Canadian green crabs are posing a serious threat to the ecosystem by eating soft-shell clams and destroying native eelgrass, according to research.
The crustaceans which hail from Nova Scotia, but are originally from northern Europe, are more aggressive and destructive than its close relative, which is found in the waters off Maine in the United States.
“What we’re seeing is this insane level of aggressiveness,” Markus Frederich, a professor at the University of New England, noted.
The professor pointed out that the crabs are genetically distinct because they are hardier and adapt more easily to colder water than their Maine-based relative, but belong to the same species.
“It will be an entirely different ball game,” Frederich remarked, explaining “it’s just a question of when more of the crabs come and out-compete the Maine green crabs. We can't do anything about it," Frederich added. "The only thing that we can do is learn how to live with it."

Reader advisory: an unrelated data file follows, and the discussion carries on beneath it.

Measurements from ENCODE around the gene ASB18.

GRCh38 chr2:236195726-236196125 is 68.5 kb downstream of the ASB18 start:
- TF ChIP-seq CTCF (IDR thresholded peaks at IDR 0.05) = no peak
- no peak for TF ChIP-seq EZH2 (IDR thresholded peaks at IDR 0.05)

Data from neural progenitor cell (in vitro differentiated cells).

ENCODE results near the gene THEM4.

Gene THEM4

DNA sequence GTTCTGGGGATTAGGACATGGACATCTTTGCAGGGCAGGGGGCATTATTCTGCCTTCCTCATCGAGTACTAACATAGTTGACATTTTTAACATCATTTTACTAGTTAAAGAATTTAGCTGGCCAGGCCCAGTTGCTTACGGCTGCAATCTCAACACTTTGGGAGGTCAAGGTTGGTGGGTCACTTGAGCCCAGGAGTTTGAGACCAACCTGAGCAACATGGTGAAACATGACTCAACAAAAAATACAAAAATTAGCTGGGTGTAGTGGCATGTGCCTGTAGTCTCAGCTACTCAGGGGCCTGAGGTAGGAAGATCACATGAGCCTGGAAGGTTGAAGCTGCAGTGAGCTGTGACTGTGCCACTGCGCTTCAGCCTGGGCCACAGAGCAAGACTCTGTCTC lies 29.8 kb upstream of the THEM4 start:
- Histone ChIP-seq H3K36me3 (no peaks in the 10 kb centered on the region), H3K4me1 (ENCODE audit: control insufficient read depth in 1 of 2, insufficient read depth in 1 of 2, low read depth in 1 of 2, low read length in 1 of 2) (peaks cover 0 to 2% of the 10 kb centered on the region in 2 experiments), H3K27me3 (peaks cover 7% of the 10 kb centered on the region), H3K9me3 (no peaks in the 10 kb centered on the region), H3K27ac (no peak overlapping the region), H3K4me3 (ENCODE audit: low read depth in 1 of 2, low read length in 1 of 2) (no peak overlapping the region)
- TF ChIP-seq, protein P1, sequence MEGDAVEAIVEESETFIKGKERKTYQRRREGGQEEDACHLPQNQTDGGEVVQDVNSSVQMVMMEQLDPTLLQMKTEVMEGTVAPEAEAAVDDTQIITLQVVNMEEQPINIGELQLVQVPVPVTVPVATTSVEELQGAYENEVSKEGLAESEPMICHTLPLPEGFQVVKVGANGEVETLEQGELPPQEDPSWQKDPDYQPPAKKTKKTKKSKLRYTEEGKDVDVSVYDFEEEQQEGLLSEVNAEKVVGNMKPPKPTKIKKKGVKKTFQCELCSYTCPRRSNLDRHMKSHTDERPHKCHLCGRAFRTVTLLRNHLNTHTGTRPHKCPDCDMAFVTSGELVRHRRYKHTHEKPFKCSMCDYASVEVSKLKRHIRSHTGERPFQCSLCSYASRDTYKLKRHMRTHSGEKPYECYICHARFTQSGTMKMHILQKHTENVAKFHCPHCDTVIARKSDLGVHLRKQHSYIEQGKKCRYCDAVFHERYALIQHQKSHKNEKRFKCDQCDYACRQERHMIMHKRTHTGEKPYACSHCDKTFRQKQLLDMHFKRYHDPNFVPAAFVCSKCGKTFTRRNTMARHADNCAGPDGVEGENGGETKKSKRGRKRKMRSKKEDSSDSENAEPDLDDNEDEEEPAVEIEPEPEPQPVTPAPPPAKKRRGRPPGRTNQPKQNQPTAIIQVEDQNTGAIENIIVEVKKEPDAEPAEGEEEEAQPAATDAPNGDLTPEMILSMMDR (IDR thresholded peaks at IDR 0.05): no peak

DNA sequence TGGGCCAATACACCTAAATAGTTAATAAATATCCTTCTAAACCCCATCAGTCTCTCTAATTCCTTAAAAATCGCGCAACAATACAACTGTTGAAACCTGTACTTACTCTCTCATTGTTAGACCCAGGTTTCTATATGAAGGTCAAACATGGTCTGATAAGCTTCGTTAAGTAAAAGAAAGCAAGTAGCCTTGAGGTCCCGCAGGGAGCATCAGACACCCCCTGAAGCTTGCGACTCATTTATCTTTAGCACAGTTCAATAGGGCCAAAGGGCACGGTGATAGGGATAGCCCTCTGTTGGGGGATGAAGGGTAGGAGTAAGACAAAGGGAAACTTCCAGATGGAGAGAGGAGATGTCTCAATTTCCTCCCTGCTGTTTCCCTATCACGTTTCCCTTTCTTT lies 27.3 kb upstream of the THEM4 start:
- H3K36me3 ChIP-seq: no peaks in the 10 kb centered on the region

The aggressive newcomer currently comprises only about 2 to 3 percent of Maine’s green crab population, which will likely change as they migrate to the south.
Researchers, who conducted a soon-to-be-published study, monitored 200 green crabs from Canada with hopes to determine if a particular gene or hybrid vigor is responsible for the crustacean’s aggressiveness.
Hybrid vigor theorizes that crabs could be more aggressive as they establish themselves, but become more mellow later on.
The Canadian green crabs first entered the United States in the 1800s and depleted the soft-shell clam population before moving to Nova Scotia.